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Illinois Congressional Districts Key To House Control, Democrats Say

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The relatively small number of Illinois Republicans who turned out Tuesday to vote chose Mitt Romney as their GOP presidential nominee. National Democrats, however, were much more focused on the state's Democratic strongholds, which they hope can help them regain control of the House of Representatives.

The Democratic Congressional Campaign Committee on Wednesday said five Illinois candidates qualify for the "Red to Blue" program. Committee chairman Steve Israel said these key districts, which mostly surround Chicago, can help Democrats win back the House.

“The road to the majority goes through Illinois," Israel said. "These Illinois candidates are going to be aggressively holding Republicans accountable for consistently choosing Millionaires over Medicare, oil companies’ tax breaks over middle-class tax cuts, and ideology over solutions."

One of the most important races in the nation, according to Israel, is the recently redrawn 8th Congressional District, which pits Iraq war veteran and Democrat Tammy Duckworth against Tea Party favorite Joe Walsh.

“Tammy is a heroic veteran; Walsh a Tea Party icon who’s so extreme he’s doubling down on his extremism,” Israel said, adding that Walsh is "badly out of touch" with voters.

Walsh acknowledged that he's in for a tough fight, but said the "idea of ceding this seat to the Democrats just felt wrong."

Other Illinois districts the Democratic Congressional Campaign Committee is targeting in its "Drive to 25" are the 10th, 11th, 13th and 17th.

In the 10th, Democrat Brad Schneider defeated 25-year-old community activist Ilya Sheyman in one of the progressive movement's biggest primary battles. Israel said he hoped the grassroots support Sheyman drummed up in the district can help Schneider, 50, defeat Republican Bob Dold in November.

Dold, who replaced Sen. Mark Kirk in the 10th, campaigned as a pro-abortion rights social moderate, but has since angered women's health groups.

“The budget that Rep. Dold voted for included just about every anti-woman measure under the sun,” Jess McIntosh, spokeswoman Emily’s List, told Patch. “It would eliminate the family planning services women rely on to keep themselves and their families healthy.”

The Democratic committee also is focusing on the 17th Congressional District, where Democrat and working mom Cheri Bustos will challenge freshman Rep. Bobby Schilling.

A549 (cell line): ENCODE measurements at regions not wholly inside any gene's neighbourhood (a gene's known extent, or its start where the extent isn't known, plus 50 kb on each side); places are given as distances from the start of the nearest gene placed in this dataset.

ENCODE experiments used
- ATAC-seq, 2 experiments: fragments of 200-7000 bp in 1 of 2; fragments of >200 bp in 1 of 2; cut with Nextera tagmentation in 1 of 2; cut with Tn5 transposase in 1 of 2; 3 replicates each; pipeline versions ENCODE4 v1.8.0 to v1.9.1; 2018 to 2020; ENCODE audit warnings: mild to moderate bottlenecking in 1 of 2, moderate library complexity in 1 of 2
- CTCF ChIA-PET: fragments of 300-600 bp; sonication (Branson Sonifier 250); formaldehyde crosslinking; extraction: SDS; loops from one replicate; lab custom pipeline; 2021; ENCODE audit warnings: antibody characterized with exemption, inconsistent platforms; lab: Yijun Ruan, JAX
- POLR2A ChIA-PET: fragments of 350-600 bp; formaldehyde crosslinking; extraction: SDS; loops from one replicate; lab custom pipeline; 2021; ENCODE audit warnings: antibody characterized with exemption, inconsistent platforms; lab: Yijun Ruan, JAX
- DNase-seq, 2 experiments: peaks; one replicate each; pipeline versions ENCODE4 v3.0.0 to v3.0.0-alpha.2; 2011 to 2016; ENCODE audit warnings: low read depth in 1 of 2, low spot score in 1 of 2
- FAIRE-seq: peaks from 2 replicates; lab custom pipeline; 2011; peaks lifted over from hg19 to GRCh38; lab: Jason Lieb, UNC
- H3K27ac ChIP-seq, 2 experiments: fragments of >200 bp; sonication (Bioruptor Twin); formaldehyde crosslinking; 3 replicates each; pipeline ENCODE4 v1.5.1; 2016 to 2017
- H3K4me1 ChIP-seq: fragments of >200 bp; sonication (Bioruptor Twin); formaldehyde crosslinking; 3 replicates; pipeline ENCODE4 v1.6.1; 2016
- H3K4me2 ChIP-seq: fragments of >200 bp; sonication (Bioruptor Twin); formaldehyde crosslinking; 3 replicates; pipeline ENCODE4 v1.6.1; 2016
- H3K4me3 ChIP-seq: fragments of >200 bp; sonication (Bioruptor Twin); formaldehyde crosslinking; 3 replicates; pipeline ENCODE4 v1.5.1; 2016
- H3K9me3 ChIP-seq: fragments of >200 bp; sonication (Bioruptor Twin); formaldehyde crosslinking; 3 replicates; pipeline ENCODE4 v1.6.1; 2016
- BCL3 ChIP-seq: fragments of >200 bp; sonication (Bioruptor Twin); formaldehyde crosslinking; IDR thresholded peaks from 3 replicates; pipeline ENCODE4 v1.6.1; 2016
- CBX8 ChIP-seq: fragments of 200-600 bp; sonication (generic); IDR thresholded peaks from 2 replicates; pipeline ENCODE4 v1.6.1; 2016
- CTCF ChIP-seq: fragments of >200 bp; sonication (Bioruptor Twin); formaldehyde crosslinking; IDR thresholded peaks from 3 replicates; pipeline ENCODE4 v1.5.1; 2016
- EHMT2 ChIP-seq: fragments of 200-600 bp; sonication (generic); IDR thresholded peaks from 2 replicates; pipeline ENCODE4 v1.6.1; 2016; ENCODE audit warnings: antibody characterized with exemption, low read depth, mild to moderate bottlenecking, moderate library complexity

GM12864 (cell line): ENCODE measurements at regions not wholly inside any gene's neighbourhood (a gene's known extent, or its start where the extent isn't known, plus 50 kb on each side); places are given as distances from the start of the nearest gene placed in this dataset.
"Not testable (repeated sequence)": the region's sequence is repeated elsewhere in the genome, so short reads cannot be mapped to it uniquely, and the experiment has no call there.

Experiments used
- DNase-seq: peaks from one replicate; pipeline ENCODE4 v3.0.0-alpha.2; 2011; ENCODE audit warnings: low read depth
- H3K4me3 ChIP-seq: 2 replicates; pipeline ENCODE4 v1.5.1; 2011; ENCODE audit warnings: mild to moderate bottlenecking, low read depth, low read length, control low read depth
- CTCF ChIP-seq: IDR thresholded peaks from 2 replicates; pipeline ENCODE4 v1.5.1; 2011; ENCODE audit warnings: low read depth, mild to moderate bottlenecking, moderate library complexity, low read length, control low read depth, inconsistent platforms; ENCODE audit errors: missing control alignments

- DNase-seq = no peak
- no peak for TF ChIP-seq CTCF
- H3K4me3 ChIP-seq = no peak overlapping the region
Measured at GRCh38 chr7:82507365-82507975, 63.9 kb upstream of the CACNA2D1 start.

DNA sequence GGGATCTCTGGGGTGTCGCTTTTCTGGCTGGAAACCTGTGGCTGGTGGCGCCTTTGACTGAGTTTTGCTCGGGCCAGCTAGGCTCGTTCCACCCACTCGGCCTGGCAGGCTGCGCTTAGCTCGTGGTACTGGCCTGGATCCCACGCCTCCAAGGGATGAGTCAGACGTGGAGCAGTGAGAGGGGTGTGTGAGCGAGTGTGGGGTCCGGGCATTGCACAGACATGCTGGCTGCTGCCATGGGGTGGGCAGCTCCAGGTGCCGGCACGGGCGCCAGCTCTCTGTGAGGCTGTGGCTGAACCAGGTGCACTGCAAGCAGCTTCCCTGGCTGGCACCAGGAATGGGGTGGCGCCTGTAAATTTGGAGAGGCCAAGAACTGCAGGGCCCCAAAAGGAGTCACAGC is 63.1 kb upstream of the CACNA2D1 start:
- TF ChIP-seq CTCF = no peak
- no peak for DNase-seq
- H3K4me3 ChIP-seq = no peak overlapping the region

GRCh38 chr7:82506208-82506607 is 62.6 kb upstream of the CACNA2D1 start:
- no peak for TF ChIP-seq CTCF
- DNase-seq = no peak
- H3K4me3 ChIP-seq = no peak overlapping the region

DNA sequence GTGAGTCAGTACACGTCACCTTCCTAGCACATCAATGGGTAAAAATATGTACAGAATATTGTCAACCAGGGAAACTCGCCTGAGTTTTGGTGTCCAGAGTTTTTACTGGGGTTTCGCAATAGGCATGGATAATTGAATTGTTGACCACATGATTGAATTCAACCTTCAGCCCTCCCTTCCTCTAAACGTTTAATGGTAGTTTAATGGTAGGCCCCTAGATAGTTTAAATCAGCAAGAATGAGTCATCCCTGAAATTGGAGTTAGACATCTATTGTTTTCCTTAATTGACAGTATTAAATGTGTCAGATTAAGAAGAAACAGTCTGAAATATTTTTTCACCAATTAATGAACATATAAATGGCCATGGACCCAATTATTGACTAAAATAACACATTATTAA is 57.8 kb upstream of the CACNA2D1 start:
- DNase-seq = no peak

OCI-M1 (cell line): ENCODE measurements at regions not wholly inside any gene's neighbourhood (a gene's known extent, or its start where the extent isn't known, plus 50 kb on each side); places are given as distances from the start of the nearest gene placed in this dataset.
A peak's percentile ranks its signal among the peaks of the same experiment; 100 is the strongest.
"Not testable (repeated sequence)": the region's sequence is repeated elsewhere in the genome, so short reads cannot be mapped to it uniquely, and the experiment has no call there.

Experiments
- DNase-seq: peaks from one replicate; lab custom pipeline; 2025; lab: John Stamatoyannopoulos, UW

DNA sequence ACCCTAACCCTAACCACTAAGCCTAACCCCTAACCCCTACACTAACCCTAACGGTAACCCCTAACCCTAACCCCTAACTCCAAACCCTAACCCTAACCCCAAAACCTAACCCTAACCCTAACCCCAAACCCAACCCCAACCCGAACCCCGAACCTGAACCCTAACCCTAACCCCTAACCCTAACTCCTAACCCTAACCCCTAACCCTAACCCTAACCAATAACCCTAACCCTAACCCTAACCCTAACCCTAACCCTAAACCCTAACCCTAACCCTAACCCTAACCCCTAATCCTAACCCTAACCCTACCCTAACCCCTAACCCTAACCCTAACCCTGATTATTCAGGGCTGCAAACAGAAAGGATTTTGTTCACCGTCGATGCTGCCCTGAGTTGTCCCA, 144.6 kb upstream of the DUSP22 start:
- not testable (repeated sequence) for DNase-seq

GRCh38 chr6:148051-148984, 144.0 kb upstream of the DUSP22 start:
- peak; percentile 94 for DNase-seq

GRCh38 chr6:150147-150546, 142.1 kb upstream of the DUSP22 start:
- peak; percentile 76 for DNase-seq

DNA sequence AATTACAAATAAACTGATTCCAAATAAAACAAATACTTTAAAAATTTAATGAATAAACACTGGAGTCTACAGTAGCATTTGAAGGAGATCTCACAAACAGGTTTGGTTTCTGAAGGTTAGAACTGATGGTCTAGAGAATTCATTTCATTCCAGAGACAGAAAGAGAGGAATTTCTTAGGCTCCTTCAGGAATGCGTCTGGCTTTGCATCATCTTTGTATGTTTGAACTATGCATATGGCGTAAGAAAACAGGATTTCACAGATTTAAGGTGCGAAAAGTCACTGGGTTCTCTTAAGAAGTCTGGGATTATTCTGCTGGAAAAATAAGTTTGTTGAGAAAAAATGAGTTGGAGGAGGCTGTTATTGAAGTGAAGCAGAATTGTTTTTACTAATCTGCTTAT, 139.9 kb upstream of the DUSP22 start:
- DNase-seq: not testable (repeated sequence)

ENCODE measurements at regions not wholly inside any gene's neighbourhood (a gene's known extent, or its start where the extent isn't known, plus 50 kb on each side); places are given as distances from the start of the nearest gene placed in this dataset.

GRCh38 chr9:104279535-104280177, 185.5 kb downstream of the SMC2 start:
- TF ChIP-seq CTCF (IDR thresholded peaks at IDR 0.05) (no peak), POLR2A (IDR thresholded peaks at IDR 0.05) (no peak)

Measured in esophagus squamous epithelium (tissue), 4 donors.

Redistricting has helped Democrats all over Illinois, and significantly weakened Republican Rep. Judy Biggert.

"Biggert was the biggest loser in redistricting," Israel said, adding that Democrat Bill Foster has raised more money than her every quarter so far in the campaign.

Democrats also have a quest to win the 12th Congressional District, an open seat where Democrat Brad Harriman, a teacher, will face failed lieutenant governor candidate Jason Plummer. Plummer was criticized for refusing to release his tax returns during the 2010 gubernatorial race, and was mocked by Jay Leno for his painfully awkward television appearances.

Republicans, however, aren't likely to surrender any of the races.

In a pre-primary interview with The Huffington Post, Duckworth said she was expecting the worst -- and ready for it.

"In 2006, Karl Rove flew in 60 RNC workers to work against me," Duckworth said. "There was a huge mobilization effort. This is the eye of the storm."

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  Obama Romney
Obama Romney
332 206
Obama leading
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Popular Vote
33 out of 100 seats are up for election. 51 are needed for a majority.
Democrat leading
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Holdover
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Democrats* Republicans
Current Senate 53 47
Seats gained or lost +2 -2
New Total 55 45
* Includes two independent senators expected to caucus with the Democrats: Angus King (Maine) and Sen. Bernie Sanders (Vt.).
All 435 seats are up for election. 218 are needed for a majority.
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Seats won 201 234
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